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What Can a New Keynesian Labor Matching Model Match?

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  • Christopher Reicher

Abstract

A labor matching model with nominal rigidities can match short-run movements in labor’s share with some success. However, it cannot explain much of the behavior of employment, vacancies, and job flows in postwar US data without resorting to additional shocks beyond monetary policy and productivity shocks. In particular, the model suggests that monetary policy shocks can account for only a small portion of postwar fluctuations, except for the Volcker and late-1940s episodes. Productivity shocks can account for some of the pattern in labor’s share and in employment between the late 1960s and the early 1980s. Based on the timing of observed fluctuations in interest rates, inflation, and productivity, it appears that the vast majority of observed fluctuations in the real economy remain unexplained by standard real and nominal shocks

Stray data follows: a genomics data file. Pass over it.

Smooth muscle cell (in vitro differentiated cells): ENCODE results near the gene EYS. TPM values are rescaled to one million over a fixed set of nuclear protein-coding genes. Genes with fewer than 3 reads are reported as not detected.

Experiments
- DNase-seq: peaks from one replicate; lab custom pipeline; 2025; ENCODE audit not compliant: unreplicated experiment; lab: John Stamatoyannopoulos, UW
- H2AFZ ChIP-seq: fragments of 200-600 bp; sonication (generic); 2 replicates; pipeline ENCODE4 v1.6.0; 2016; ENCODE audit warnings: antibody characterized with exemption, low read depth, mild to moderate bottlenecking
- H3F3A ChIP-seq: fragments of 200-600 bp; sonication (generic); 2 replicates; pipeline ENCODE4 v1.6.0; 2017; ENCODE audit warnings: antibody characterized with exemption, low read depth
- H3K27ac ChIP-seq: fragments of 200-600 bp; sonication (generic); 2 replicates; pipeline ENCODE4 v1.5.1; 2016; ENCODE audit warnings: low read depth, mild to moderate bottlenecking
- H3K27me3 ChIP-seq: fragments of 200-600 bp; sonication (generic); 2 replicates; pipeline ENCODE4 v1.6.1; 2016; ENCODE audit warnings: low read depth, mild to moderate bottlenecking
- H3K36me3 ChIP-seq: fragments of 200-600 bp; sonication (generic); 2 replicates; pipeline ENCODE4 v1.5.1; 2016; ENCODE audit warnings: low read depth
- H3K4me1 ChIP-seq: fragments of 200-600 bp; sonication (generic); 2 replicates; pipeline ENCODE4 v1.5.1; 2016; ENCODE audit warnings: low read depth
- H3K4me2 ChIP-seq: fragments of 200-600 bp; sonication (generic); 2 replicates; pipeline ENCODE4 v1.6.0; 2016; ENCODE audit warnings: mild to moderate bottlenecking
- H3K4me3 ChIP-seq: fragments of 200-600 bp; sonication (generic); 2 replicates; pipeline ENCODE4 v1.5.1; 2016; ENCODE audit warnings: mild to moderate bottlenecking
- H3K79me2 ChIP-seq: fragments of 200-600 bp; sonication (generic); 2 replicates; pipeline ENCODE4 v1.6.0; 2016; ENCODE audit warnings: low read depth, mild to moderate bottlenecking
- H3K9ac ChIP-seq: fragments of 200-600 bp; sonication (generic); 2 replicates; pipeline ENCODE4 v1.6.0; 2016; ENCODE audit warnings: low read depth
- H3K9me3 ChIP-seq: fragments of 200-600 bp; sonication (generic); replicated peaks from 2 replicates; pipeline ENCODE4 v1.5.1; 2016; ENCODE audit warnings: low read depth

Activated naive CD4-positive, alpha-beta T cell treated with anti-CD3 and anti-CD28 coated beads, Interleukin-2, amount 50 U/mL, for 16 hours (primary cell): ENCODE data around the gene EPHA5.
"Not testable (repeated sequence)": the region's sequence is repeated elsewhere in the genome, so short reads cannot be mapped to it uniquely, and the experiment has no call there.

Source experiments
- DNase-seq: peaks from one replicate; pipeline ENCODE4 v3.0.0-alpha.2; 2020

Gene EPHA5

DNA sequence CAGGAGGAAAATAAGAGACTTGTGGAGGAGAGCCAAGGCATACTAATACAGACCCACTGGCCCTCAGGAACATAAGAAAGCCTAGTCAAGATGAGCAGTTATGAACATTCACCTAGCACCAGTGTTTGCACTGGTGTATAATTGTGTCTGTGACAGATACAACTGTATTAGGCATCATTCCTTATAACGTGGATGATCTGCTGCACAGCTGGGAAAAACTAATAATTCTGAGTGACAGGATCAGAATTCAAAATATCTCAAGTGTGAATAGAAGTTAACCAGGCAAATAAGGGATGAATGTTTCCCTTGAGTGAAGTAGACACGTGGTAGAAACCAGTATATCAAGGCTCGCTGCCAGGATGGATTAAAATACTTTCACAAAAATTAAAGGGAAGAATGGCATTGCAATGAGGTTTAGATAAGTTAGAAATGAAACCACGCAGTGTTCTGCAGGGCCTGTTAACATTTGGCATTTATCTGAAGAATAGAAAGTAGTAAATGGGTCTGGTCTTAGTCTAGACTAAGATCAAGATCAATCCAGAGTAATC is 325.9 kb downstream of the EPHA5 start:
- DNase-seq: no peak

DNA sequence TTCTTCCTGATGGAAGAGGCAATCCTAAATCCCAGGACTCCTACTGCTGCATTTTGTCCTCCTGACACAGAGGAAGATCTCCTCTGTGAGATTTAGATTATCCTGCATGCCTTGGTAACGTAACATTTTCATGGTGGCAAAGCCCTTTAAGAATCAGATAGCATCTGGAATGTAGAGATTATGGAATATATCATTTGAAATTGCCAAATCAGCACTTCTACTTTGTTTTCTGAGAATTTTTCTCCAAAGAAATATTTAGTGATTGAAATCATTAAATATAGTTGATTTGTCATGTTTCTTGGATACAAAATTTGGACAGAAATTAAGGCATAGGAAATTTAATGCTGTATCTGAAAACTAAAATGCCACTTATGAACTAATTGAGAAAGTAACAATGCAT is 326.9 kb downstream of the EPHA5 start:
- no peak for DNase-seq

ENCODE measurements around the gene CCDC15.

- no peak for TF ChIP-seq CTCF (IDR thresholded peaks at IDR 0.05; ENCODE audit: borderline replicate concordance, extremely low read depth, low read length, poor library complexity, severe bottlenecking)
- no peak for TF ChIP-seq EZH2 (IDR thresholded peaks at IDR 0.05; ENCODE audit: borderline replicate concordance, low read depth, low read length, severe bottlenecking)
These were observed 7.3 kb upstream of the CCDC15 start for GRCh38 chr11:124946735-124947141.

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Bibliographic Info

Paper provided by Kiel Institute for the World Economy in its series Kiel Working Papers with number 1496.

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Length: 50 pages
Date of creation: Feb 2009
Date of revision:
Handle: RePEc:kie:kieliw:1496

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Keywords: Unemployment; labor market search; job flows; labor share; inflation; productivity shocks; monetary shocks;

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